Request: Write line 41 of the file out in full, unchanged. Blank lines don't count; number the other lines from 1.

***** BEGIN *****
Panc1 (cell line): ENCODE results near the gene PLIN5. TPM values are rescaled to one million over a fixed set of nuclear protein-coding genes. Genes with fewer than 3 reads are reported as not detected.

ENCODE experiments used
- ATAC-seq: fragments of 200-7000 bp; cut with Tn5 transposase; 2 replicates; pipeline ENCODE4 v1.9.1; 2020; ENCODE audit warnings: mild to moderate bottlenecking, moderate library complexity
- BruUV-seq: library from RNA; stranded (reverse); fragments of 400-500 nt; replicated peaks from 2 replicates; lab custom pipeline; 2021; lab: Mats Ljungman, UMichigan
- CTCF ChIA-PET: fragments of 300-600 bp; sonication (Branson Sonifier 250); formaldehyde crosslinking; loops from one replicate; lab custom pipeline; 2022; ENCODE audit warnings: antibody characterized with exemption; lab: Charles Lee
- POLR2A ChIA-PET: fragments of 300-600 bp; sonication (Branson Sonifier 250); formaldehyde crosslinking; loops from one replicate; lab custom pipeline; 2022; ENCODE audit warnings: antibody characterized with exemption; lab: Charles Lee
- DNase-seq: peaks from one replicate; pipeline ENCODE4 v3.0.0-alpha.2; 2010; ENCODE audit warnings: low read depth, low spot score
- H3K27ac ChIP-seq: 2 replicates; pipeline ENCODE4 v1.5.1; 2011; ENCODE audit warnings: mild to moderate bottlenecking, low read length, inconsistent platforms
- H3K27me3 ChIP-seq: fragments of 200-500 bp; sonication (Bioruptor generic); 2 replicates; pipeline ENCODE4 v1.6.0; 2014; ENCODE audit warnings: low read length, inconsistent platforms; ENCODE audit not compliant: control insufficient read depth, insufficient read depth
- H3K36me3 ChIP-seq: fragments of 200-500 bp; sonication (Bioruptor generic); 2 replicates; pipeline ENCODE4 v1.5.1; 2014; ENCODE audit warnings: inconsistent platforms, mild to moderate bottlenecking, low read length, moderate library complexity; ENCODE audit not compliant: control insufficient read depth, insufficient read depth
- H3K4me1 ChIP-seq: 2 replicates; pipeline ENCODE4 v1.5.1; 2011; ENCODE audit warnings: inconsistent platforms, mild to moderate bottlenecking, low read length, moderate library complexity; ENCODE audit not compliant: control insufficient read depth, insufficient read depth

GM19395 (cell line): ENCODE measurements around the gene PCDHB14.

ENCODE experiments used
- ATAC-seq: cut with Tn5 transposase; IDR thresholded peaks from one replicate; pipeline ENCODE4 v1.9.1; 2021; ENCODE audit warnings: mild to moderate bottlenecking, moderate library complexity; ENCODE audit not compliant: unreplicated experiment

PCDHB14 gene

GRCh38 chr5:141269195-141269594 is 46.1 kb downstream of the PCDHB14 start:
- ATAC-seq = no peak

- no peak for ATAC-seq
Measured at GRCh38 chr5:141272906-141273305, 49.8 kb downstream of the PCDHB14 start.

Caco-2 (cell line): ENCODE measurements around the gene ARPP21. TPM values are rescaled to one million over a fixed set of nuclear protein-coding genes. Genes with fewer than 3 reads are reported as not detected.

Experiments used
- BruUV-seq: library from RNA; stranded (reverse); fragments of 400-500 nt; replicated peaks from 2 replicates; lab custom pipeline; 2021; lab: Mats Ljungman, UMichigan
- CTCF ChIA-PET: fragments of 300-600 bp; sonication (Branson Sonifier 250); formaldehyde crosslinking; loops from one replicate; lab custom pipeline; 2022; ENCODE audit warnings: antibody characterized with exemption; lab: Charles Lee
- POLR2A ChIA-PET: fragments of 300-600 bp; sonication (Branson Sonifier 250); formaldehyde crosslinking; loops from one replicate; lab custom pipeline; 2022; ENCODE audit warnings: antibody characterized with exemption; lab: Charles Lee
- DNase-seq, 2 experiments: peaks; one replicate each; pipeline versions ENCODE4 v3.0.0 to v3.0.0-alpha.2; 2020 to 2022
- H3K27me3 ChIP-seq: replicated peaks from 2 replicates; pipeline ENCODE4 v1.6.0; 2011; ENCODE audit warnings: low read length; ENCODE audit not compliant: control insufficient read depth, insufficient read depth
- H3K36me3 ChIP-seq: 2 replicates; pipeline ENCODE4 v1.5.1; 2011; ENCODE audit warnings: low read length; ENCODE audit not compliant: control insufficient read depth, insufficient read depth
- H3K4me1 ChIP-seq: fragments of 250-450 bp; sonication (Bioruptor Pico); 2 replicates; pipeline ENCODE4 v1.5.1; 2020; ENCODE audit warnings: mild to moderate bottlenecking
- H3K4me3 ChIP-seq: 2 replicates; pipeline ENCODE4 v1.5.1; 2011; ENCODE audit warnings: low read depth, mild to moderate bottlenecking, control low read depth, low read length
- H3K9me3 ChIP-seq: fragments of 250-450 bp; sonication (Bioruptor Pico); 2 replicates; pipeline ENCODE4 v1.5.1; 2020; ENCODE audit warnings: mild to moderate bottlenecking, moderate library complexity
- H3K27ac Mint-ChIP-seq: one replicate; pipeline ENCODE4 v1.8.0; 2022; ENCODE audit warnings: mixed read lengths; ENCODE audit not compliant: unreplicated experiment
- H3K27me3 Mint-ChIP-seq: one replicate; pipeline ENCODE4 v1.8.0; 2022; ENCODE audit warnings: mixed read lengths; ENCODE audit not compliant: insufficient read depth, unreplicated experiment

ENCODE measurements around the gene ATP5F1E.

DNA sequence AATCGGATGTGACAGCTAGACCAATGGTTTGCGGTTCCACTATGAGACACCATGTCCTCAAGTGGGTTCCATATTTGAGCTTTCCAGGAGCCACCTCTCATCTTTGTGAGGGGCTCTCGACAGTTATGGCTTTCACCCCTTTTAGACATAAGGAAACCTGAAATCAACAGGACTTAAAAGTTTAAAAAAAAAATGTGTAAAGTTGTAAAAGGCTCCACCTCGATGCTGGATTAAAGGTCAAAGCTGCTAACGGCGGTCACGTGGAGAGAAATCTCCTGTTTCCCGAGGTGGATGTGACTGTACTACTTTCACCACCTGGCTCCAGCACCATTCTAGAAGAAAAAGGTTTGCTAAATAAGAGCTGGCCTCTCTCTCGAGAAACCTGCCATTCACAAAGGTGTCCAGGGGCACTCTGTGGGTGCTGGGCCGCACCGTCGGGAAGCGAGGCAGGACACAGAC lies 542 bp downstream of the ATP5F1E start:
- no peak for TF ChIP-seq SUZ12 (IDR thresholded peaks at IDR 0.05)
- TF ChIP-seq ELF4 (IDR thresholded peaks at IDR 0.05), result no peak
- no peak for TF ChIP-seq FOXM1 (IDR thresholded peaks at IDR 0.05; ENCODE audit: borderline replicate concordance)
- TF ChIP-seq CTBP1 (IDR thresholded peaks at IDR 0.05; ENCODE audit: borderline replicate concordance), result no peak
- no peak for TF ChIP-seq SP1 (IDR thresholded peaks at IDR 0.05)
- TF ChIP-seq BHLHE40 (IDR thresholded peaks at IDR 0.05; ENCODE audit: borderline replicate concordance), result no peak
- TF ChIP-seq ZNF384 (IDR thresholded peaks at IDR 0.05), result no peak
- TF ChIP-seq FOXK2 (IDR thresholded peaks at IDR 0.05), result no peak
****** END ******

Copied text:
- TF ChIP-seq ZNF384 (IDR thresholded peaks at IDR 0.05), result no peak